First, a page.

Documentary on ‘The Forty Days of Musa Dagh’ & Hollywood

Posted by Lilly Torosyan in Armenian Weekly

Franz Werfel’s 1933 novel, The Forty Days of Musa Dagh, portrayed one small Armenian community’s efforts to resist deportation and massacre during the genocide. The novel was highly controversial—having been banned by Nazi Germany and Turkey—and several attempts to produce a Hollywood film were blocked. The documentary Epic Denied: Depriving ‘The Forty Days of Musa Dagh’depicts the trials and tribulations of Hollywood’s multiple attempts to produce a film based on Werfel’s bestseller, which, according to Variety magazine, has become “the most on-again and off-again motion picture production in Hollywood history.”

Posted by Lilly Torosyan in Armenian Weekly

Franz Werfel’s 1933 novel, The Forty Days of Musa Dagh, portrayed one small Armenian community’s efforts to resist deportation and massacre during the genocide. The novel was highly controversial—having been banned by Nazi Germany and Turkey—and several attempts to produce a Hollywood film were blocked. The documentary Epic Denied: Depriving ‘The Forty Days of Musa Dagh’depicts the trials and tribulations of Hollywood’s multiple attempts to produce a film based on Werfel’s bestseller, which, according to Variety magazine, has become “the most on-again and off-again motion picture production in Hollywood history.”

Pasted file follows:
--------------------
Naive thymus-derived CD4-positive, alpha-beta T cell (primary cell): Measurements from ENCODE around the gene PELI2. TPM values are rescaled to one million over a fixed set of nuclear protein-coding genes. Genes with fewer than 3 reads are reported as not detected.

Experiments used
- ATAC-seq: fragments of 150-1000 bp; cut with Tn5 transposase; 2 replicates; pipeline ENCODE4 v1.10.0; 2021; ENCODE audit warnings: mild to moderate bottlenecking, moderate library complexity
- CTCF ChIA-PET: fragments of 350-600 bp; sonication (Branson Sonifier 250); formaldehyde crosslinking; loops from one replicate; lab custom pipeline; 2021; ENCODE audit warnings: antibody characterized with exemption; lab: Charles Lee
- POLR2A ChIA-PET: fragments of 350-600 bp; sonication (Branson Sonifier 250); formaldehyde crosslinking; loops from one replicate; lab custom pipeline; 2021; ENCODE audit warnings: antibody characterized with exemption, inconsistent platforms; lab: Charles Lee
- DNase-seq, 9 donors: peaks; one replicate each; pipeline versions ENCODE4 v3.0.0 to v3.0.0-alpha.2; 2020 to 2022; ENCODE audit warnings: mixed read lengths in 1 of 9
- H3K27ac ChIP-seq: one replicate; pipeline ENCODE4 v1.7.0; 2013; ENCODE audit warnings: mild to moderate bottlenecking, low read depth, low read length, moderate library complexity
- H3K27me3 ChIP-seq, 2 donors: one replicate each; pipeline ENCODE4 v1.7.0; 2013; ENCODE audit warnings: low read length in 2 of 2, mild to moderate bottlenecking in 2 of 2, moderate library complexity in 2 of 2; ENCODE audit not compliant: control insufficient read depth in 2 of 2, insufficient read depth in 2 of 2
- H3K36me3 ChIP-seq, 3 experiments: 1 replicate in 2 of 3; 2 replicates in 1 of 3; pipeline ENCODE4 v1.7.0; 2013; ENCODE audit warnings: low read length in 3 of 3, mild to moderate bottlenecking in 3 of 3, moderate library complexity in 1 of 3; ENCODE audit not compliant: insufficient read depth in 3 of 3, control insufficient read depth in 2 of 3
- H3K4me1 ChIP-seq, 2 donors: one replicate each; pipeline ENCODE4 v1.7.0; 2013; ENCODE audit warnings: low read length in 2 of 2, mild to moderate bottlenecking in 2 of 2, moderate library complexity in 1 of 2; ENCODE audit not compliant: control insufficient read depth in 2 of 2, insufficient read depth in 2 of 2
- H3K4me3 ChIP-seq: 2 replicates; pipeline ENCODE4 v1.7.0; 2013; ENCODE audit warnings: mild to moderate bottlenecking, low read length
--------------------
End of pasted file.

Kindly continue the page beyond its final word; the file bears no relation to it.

'Epic Denied' will explore the fate of the Musa Dagh epic in Hollywood. The documentary, however, has yet to be completed. In order to finance the project, the producers have launched an online fundraising campaign. One of the producers/filmmakers, Edwin Avaness, spoke with the Weekly about the importance of this feature-length documentary making its way to the public.

The objective

“Our goal is to give audiences a unique look at the controversy surrounding the novel, and the unprecedented political maneuverings by foreign forces to halt the production of the motion picture,” explained Avaness. He also noted the key themes that will be explored, including conspiracy, complicity, collusion, and blatant censorship in the context of Hollywood’s history, and infringement of the First Amendment by a foreign power.

“After reading the book, we saw the importance of the content and decided to option the rights and make a documentary,” he said. The project is thoroughly documented based on research in the MGM archives, the U.S. State Department, the Franz Werfel Papers at the UCLA Special Collections Library, the American Film Institute, and interviews of personalities involved in the film project. The “basic components of historical research are covered in a manner that finally unveils the truth of a film denied,” Avaness said.